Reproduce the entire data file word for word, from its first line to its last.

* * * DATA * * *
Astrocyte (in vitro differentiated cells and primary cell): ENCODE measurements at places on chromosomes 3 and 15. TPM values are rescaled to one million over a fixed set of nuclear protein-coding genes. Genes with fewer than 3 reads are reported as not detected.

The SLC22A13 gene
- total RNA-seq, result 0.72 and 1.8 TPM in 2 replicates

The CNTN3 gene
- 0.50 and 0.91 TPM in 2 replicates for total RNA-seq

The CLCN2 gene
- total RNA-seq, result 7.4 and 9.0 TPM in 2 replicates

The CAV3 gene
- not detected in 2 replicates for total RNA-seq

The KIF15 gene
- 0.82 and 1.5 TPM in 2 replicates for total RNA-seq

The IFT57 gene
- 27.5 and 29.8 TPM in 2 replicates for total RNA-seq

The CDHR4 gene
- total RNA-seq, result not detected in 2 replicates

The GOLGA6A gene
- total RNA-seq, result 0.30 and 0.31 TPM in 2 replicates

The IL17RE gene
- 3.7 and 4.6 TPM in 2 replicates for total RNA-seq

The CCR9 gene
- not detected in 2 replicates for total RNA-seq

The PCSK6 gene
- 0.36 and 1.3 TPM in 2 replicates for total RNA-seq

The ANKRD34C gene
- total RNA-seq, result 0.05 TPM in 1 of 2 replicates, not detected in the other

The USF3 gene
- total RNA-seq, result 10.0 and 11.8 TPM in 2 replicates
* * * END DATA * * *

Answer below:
Astrocyte (in vitro differentiated cells and primary cell): ENCODE measurements at places on chromosomes 3 and 15. TPM values are rescaled to one million over a fixed set of nuclear protein-coding genes. Genes with fewer than 3 reads are reported as not detected.

The SLC22A13 gene
- total RNA-seq, result 0.72 and 1.8 TPM in 2 replicates

The CNTN3 gene
- 0.50 and 0.91 TPM in 2 replicates for total RNA-seq

The CLCN2 gene
- total RNA-seq, result 7.4 and 9.0 TPM in 2 replicates

The CAV3 gene
- not detected in 2 replicates for total RNA-seq

The KIF15 gene
- 0.82 and 1.5 TPM in 2 replicates for total RNA-seq

The IFT57 gene
- 27.5 and 29.8 TPM in 2 replicates for total RNA-seq

The CDHR4 gene
- total RNA-seq, result not detected in 2 replicates

The GOLGA6A gene
- total RNA-seq, result 0.30 and 0.31 TPM in 2 replicates

The IL17RE gene
- 3.7 and 4.6 TPM in 2 replicates for total RNA-seq

The CCR9 gene
- not detected in 2 replicates for total RNA-seq

The PCSK6 gene
- 0.36 and 1.3 TPM in 2 replicates for total RNA-seq

The ANKRD34C gene
- total RNA-seq, result 0.05 TPM in 1 of 2 replicates, not detected in the other

The USF3 gene
- total RNA-seq, result 10.0 and 11.8 TPM in 2 replicates